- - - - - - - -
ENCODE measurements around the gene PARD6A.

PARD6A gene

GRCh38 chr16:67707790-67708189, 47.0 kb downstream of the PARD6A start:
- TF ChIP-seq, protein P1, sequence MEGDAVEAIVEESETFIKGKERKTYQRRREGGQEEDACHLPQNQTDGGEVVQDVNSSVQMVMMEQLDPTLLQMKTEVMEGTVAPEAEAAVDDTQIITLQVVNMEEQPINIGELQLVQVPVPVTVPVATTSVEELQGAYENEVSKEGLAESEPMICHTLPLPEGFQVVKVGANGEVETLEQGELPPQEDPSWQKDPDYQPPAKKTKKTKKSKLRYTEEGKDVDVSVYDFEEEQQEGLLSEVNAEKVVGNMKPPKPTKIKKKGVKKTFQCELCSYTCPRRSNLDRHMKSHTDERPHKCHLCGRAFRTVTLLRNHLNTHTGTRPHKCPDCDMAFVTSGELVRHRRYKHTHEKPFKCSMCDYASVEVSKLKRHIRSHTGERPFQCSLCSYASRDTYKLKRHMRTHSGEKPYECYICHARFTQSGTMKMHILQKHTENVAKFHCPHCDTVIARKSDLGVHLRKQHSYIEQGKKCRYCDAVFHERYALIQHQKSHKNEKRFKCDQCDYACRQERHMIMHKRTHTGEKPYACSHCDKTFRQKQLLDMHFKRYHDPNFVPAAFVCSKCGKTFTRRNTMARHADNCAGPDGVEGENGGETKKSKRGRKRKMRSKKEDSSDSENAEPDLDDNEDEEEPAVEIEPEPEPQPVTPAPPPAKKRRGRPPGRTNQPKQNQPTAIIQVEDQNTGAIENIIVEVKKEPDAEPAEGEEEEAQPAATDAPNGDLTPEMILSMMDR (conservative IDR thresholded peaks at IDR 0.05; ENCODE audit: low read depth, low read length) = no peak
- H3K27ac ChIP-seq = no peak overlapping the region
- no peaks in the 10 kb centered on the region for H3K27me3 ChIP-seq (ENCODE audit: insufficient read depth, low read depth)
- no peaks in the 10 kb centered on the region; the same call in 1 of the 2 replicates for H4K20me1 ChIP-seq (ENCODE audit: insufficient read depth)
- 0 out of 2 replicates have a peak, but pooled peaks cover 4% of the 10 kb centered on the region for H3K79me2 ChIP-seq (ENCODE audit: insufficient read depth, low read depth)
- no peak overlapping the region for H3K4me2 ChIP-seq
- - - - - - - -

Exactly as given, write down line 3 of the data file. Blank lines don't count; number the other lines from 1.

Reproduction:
GRCh38 chr16:67707790-67708189, 47.0 kb downstream of the PARD6A start: